In teaching my freshman/sophomore, college level biology courses in rural Alabama, much of the students’ knowledge of Ebola comes from mainstream media sources. As a trained virologist (bacteriophage), and upon recognizing their ignorance on the topic, I assigned them to write research papers on the virus, which helped them not only understand the virus better, but also allowed them to apply the knowledge gained in our virus lectures to current events. Their interest became so great that we organized a fundraiser to assist with the purchase of supplies for the healthcare workers on the front lines in Liberia. It is most satisfying to provide a broader aspect of an education, which I believe is to become empathetic and well informed citizens. Whether or not they learn all of the biology is less of a concern knowing they are being taught to better critically read and think, rather than rely strictly upon the media. Thank you for all of your work!

  • chris

    Excellent. Convincing the government to shut down actual research on viral transmission will allow people to speculate as wildly as they want in the media, confident that no one will be able to actually test anything.

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  • Fernando Pereira

    As Brad DeLong is fond of saying with respect to scare-mongering in economics and politics: “grifters gotta grift.”

  • because he can and because most people are not knowledgeable. very few read books on the topic, while most digest the mainstream media…

  • dcpattie

    I think we need to revisit the definitions for both droplet transmission
    and airborne transmission. Airborne transmission refers to situations
    where droplet nuclei (residue from evaporated droplets) or dust particles containing microorganisms can remain suspended in air for long periods of time.

    I think the WashPost article got the title wrong, it should read Limited Droplet Transmission…

  • Joey Romanus

    Vincent Racaniello (author) says, // “If we ask the simple question, has any human virus ever changed its mode of transmission, the answer is no. We have been studying viruses for over 100 years, and we’ve never seen a human virus change the way it is transmitted. There is no evidence to believe that Ebolavirus is any different. Viruses are masters of evolution, but apparently one item lacking from their repertoire is the ability to change the way that they are transmitted.” //

    This argument is flawed because it’s based off of the false premise that Ebolavirus (EBOV) has the same stability and reproductive rate under all conditions.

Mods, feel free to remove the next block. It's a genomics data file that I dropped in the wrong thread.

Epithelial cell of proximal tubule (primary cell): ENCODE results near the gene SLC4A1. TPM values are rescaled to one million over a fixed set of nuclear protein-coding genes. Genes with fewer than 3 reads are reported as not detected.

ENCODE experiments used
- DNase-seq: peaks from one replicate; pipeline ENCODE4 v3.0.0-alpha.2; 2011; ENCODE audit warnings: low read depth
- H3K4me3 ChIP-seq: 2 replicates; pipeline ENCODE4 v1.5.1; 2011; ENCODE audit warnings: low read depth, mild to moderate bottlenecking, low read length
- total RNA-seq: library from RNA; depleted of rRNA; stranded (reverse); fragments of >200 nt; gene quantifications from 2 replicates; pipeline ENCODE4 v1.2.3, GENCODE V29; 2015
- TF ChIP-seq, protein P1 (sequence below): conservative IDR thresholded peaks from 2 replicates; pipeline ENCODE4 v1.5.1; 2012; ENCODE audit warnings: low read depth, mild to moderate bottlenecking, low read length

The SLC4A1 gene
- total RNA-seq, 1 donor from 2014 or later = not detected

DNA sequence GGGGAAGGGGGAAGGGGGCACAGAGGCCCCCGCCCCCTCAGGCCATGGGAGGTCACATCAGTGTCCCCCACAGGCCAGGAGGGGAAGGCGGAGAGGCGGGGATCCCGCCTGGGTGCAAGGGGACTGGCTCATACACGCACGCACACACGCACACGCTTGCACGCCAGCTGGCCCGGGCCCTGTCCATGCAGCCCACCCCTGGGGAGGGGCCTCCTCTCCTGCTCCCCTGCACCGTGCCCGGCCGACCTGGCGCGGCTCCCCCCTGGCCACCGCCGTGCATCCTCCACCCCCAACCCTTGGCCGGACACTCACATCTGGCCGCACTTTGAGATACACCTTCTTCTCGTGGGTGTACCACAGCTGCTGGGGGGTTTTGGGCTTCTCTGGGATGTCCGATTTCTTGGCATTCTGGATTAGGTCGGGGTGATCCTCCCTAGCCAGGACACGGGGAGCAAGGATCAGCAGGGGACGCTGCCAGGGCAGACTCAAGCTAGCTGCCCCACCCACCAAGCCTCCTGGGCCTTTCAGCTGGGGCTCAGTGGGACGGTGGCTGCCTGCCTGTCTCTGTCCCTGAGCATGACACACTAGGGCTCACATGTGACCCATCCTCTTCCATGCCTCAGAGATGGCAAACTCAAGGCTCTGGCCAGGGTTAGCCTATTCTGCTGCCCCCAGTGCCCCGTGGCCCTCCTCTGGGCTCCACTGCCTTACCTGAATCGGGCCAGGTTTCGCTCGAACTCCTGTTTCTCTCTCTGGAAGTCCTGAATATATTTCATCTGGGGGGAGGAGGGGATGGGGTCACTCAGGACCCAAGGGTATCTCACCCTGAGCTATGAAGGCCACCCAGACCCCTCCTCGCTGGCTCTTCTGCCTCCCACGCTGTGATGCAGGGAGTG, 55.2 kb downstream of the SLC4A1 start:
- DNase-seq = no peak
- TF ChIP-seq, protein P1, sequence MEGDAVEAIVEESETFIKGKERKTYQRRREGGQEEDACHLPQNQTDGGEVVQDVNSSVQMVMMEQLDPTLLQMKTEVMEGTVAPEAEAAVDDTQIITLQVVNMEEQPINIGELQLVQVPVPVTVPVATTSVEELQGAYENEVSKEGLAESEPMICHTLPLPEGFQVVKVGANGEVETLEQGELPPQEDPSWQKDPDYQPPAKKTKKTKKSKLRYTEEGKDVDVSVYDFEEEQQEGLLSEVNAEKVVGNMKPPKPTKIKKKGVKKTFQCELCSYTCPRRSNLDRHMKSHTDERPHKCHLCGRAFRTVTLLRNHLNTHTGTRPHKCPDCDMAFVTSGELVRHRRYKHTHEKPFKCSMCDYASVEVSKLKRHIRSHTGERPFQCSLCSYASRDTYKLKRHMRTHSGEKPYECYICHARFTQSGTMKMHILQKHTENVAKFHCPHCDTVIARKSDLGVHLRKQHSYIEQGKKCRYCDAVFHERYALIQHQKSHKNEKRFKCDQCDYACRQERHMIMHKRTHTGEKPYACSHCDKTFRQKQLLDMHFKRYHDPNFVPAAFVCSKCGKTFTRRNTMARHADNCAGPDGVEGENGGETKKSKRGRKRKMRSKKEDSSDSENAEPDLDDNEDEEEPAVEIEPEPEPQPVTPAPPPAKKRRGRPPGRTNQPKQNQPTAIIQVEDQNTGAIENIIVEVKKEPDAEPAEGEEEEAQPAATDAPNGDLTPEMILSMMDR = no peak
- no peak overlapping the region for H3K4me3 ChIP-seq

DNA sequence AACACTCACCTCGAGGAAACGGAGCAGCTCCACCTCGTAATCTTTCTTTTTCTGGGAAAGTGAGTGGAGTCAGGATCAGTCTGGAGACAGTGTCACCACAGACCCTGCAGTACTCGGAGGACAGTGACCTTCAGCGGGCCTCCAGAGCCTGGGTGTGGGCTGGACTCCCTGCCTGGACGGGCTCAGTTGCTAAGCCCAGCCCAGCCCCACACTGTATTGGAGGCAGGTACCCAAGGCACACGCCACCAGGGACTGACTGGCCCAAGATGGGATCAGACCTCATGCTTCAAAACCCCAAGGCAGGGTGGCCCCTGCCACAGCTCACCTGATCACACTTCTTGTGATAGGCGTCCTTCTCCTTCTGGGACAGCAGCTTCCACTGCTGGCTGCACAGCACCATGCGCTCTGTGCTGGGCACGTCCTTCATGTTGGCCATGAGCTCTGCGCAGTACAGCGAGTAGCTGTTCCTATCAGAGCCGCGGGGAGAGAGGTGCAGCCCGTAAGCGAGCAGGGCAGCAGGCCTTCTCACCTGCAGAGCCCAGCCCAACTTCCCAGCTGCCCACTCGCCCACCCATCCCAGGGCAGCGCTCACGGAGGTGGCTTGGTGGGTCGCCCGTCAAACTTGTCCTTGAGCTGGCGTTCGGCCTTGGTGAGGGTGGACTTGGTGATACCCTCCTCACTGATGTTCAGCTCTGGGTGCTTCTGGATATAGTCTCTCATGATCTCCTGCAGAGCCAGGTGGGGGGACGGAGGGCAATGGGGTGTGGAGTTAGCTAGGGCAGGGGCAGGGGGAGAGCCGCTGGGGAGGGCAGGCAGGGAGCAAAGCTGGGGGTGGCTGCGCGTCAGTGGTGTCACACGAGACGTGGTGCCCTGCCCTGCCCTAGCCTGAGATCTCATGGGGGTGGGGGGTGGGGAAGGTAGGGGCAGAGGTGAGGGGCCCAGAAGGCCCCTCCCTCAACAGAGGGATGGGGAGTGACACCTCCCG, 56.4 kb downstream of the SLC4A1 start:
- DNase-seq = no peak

Transmission efficiency of EBOV varies depending on conditions. According to Center for Aerobiological Sciences, U.S. Army Medical Research Institute of Infectious Diseases at Fort Detrick, Maryland:

    (1) Ebola has an aerosol stability that is comparable to Influenza-A

    (2) Much like flu, airborne Ebola transmissions need winter type conditions to maximize aerosol infection

    Hence, EBOV does NOT need to change its mode of transmission because, according to the U.S. Army, it’s already more easily transmissible in colder temperatures because it has the same stability as flu under the same conditions. If this is true, then we can deduce the following: The reason EBOV hasn’t caused a larger outbreak extending into (colder) regions of the world, which have never been afflicted with EBOV epidemics, is because the virus has never been introduced by a human-to-human or animal-to-human vector during colder temperatures. The limited opportunity for EBOV to spread globally is because the natural reservoir for EBOV is the African fruit bat whose habitat is consistently warmer climates.

    The reproductive rate of EBOV is about the same as the flu. If EBOV does have the same airborne stability as flu in colder temperatures, and the former gets introduced into colder regions of the world, then there will be larger epidemics dispersed throughout various regions of the world, and potentially a global pandemic.

    In other words, EBOV does NOT have to “change” (mutation or recombinant) to become more transmissible via air. It might already posses the phenotype to be vectored in colder conditions. It simply just needs to be introduced by an index case in such colder climate(s).

    http://vet.sagepub.com/content/50/3/514.full

    http://www.ncbi.nlm.nih.gov/pmc/articles/PMC1997182/pdf/ijexpath00004-0007.pdf

    http://www.ncbi.nlm.nih.gov/pmc/articles/PMC3497044/

    http://www.ncbi.nlm.nih.gov/pmc/articles/PMC4113787/

    http://journals.plos.org/plosone/article?id=10.1371/journal.pone.0041918

  • David Sanders

    “If we ask the simple question, has any human virus ever changed its mode of transmission, the answer is no. We have been studying viruses for over 100 years, and we’ve never seen a human virus change the way it is transmitted.” This argument is simply wrong, and people should stop citing its fallacious reasoning. First, in its native host, influenza A is a gastrointestinal virus. It acquires the ability to be transmitted by a respiratory route. It mutates from a virus that prefers the terminal sugars of bird glycoproteins to one that prefers the different terminal sugars of mammalian glycoproteins with very few substitutions required. Second, a virus need not “change” its mode of transmission. It could have multiple modes of transmission that differ in efficiency. When HIV was discovered to be able to be transmitted from mother to infant was that a “new” mode of transmission or merely a previously unrecognized mode of transmission? Third, is the argument being made that there is something special about humans and human viruses? Are human viruses a special creation? Actually influenza A is a human virus, and it does change its mode of transmission, although not in humans per se. Finally, since when is precedent a valid scientific argument? Until there were prions there were no infectious proteins. Until there were human retroviruses discovered, there were no human retroviruses. The “no precedent” argument should be retired.

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  • dave

    A definition of what type of pathogen the Ebola virus is, it’s
    characteristics and how it is pathogenic (its method of pathogenicity)

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  • Jim Etchison

    When pigs fly.